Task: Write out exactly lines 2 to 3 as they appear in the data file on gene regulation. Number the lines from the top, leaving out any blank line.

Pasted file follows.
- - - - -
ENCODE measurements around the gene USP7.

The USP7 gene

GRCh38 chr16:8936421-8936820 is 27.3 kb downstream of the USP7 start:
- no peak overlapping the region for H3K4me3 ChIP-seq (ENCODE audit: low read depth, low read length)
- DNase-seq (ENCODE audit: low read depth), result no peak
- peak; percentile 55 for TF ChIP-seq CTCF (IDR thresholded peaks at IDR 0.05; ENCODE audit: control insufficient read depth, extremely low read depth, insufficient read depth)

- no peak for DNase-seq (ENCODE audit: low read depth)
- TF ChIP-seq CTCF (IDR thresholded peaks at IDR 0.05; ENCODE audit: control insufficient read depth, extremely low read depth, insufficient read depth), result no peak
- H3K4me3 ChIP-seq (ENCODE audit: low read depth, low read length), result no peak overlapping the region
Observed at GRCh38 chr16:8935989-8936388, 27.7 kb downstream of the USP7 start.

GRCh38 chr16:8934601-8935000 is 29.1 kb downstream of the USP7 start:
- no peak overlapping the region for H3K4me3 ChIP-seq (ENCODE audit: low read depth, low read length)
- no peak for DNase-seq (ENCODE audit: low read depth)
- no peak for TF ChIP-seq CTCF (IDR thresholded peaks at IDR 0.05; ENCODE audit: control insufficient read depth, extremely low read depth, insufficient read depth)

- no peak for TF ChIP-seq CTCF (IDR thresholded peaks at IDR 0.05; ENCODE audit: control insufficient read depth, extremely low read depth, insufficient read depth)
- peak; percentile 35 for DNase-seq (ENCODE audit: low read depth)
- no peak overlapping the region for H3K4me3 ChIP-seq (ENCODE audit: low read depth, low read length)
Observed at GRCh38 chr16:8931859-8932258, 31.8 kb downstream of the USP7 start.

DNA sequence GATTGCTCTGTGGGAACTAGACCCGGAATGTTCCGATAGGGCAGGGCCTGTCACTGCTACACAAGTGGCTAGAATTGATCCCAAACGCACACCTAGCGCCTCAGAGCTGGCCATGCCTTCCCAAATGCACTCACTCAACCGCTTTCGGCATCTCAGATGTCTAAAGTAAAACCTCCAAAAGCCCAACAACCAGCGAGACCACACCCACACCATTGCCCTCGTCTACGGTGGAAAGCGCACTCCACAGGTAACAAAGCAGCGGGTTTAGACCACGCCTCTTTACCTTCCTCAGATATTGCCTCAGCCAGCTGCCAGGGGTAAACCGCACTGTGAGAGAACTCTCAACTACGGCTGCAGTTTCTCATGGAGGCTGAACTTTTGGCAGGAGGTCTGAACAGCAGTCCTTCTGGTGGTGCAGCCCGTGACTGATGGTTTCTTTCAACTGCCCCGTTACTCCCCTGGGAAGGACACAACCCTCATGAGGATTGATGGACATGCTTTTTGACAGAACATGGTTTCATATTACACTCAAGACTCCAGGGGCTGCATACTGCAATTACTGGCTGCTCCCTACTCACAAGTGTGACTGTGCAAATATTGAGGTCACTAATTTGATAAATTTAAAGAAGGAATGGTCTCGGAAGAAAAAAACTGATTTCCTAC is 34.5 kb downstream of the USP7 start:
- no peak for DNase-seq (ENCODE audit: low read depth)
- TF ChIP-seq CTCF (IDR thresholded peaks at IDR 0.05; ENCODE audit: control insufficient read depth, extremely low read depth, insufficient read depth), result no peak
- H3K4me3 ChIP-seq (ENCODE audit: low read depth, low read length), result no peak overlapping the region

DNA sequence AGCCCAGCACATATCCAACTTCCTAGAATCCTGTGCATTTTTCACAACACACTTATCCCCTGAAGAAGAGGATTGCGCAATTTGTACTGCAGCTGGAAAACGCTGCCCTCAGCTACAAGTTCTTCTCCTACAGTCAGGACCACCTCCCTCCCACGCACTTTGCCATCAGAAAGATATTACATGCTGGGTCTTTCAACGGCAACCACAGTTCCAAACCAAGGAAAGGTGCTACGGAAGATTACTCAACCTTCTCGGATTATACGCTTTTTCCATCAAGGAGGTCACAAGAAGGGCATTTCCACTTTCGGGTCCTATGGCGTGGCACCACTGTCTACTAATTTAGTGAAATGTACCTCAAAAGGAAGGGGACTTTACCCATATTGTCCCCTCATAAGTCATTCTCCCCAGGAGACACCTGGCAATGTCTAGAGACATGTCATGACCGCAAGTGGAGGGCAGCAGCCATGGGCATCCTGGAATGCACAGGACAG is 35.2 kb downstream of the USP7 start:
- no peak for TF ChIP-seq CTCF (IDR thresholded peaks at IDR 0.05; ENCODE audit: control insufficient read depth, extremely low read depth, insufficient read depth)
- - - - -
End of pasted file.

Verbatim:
The USP7 gene

GRCh38 chr16:8936421-8936820 is 27.3 kb downstream of the USP7 start: